There is nothing that computers can do that humans can’t do themselves, with pencil and paper, if only we were given enough time. At a low enough level computation is mind-numbingly dumb. There’s no ghost-in-the-machine hiding down there.
But there is a ghost. It is hiding somewhere high above, up in the clouds where vast computing power roams amongst vast data sets. We are starting to see it now, starting to understand the ghost’s existence and artists are rightfully worried.
The ghost, we are realizing, is an effortless Michelangelo, a never sleeping Picasso. The ghost is a master of Photoshop and Illustrator and any paint program you can name. It must have limits but we have not found them yet and those limits are surely expanding faster than the area we have searched, the map changing as we draw the map.
I’m a photographer and I’m worried.
For the past thirty-three years we’ve been changing photography from something that is recorded in a camera, printed in a darkroom, and displayed as a paper print in a frame on a wall to something that is recorded in a camera, photoshopped on a computer screen and displayed on a computer screen. With two out of the three major steps in photography already fully digitized, we foolishly did not anticipate that the first would soon be as well.
Computational power increases exponentially and we are now on the part of the curve that looks like a straight vertical line. Our cameras still work as they did yesterday, our inkjet printers still print, but what can we do against such computational competition? If we are facing an existential crisis now what will we be doing in five years when today’s AI will look like 1990’s Photoshop 1.0?
Is photography over? Not dead and gone because it will never be gone. If you like you can buy a camera that takes 8×10-inch sheet film (or heck, a light-sensitized glass plate) and go merrily on your way making images as they did a century and more ago. Photography will live forever. But is it over as an art form central to our modern world? Was it over even before the ghost revealed itself?
The advent of cell phone cameras and online life raised image-viewing to one of life’s dominant experiences, everyone both audience and performer all of the time. There are so many photographs. AI adds quality to that quantity. In the first few months of MidJourney’s public existence, many individual users have created tens of thousands of professional-looking images. You type a few words, review the results, modify those words and review the new results. The ease of creation is unequaled by any other art form. AI artists themselves are their own flood of images.
Ten thousand monkeys typing for ten thousand years would eventually produce the complete works of Shakespeare but the power of computation will soon reduce those monkeys to a prompt and a pause of a few seconds while the AI puts the finishing touches on yet another masterwork.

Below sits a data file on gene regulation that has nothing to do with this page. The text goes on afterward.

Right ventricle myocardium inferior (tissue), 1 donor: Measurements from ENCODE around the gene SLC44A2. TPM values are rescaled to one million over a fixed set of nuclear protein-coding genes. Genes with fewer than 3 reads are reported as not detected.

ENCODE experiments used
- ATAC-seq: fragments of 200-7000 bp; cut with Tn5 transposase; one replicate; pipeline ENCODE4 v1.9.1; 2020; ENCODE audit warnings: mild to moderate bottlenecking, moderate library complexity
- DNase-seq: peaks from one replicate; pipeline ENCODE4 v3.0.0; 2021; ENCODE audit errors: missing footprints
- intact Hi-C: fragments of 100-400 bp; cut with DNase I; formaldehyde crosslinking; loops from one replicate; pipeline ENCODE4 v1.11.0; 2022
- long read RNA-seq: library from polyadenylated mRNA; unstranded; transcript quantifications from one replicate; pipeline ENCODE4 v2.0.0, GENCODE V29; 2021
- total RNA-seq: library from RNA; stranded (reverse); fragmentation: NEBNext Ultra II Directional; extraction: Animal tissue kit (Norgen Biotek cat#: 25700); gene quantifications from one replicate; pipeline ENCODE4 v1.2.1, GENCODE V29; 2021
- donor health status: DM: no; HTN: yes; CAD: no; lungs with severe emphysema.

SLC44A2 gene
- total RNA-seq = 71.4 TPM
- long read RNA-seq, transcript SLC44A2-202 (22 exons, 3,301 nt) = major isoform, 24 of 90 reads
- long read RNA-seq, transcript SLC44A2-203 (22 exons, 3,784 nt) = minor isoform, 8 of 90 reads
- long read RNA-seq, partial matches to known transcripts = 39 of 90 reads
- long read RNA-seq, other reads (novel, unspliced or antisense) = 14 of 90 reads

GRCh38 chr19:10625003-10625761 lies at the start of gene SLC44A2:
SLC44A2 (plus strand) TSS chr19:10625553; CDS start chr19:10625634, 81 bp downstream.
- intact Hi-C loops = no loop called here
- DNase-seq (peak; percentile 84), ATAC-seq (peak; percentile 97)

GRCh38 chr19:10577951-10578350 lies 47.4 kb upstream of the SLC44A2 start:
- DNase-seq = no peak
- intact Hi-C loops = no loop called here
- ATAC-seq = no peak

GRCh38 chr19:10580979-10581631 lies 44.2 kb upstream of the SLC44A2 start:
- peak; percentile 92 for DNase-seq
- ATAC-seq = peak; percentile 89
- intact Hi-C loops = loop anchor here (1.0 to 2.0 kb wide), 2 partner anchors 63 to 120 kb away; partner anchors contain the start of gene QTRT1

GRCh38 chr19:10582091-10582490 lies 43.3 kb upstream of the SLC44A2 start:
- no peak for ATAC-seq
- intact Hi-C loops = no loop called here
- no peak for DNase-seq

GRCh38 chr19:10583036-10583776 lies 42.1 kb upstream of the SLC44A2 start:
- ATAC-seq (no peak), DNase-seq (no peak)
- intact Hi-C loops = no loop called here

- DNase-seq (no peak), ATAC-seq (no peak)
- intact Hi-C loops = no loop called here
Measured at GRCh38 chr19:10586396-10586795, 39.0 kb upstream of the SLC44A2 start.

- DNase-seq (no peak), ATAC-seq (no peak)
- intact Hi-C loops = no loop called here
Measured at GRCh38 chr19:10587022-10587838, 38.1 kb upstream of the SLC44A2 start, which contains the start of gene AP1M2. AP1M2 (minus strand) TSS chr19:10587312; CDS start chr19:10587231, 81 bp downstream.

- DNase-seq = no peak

You can see the near future. It’s ten thousand monkeys, typing in ten thousand prompts and producing ten thousand plays worthy of Shakespeare. It’s all good but there is just so much of it.
Do you really think Stieglitz’s The Steerage or Weston’s Pepper No. 30 will be able to hold their own—in visceral impact—displayed alongside whatever AI-assisted tools will produce in the next five years? Historical importance, connoisseurship, yes, but wow factor?
That there is “nothing new under the Sun” is true and has always been true ever since the first artist blew pigment onto a cave wall and so proclaiming “mimicry!” of the AI work while wrapping ourselves in the comforting cloak of “originality” will do us little practical good. The Steerage was made nineteen years after one of the highlights of early documentary photography,Bandits Roost, by Jacob Riis, and Weston’s Pepper was overtly influenced by Henry Moore’s soft, curvaceous forms. AI just automates this process at a scale and speed inconceivable even to its users.
But is AI-art photography? Is photography even photography? Change a few pixels of a photograph and its starts down the path of the blurring of definitions that ends up at the pot-o-gold of over-sharpened, over-saturated, every-blemish cloned-out, digital perfection and way way beyond. We never did find a way to define a straight photograph versus a unicorn fantasy so there’s no chance now of defining away AI-art into its quiet little corner. Everything is art (as the art world has tried so hard to demonstrate for going on forever now), everyone is an artist. You don’t need any technical skills or special sensitivity or anything else but a few magic words and you have art. The art world has been there and done that, too, like going on forever, so it’s a wonder that AI caught it so off-guard.
Creative destruction of the creatives. We thought that AI, if it ever came, would come for the poor schleps, the people whose job was answering phones, the bank tellers, the secretaries, the menial office workers all over. We creatives would be living large then, our worth finally revealed and appreciated, riding in our driverless Ubers from our favorite barista to our next gallery opening sipping wine and eating chocolate-covered strawberries the whole way, and now we find that the damned AI is coming for us instead. For a class of people who live by their imaginations who among us could have imagined such a thing?
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